AgQuip is less than a week away and this year the University of New England’s focus is on interactive and connective ideas.
SMART Farm data will be streamed directly into their site using the NBN Sky Muster satellite.
Students will also have the chance to compare their energy output to livestock in a race on exercise bikes.
The display is a mix of sports science and agriculture and SMART Farm extension officer Dougal Eliott says there are a lot of similarities between the two.
“The processes going on within humans and within livestock are very similar so I think there is a lot that can be learned from each other,” he said.
“At Ag-Quip, students will race on exercise bikes and giving us the opportunity to talk about energy expenditure in cattle and sheep, and how this contributes to performance in term of meat gain.”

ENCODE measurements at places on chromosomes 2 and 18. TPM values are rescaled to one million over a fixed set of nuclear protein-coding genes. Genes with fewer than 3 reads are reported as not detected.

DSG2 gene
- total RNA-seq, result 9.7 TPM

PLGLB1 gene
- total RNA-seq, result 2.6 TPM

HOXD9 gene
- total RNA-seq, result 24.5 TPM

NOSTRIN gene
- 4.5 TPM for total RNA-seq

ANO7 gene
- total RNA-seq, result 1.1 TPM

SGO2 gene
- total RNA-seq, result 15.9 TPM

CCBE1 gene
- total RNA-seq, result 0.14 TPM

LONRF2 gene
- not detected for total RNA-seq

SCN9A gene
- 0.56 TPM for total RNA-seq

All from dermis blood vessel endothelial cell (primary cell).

“We then tie it back into precision agriculture through the use of technologies such as GPS systems that have the potential to monitor energy expenditures of animals.”
The interactive display is part of a bigger outreach program the university begins in the coming weeks.
UNE will visit schools across the region seeking deeper engagement with students and the community.
“It’s looking at delivering interactive activities to students from kindergarten to year 10, Mr Eliott said.
“We are traveling right across the New England, North West, and North Coast.
“We have received funding that is based around giving students in less fortunate areas the opportunity to engage with a tertiary institution.
“There is a real push from the university to engage with the community.
“And we are in a really rich agricultural area so it’s nice to be able to push agricultural things.”
Mr Eliott said one of the most important things they were looking at with all the new technologies was dependability.
“None of this technology has any value to farmers if it’s not reliable,” he said.
“So dependability is a big focus for us.”
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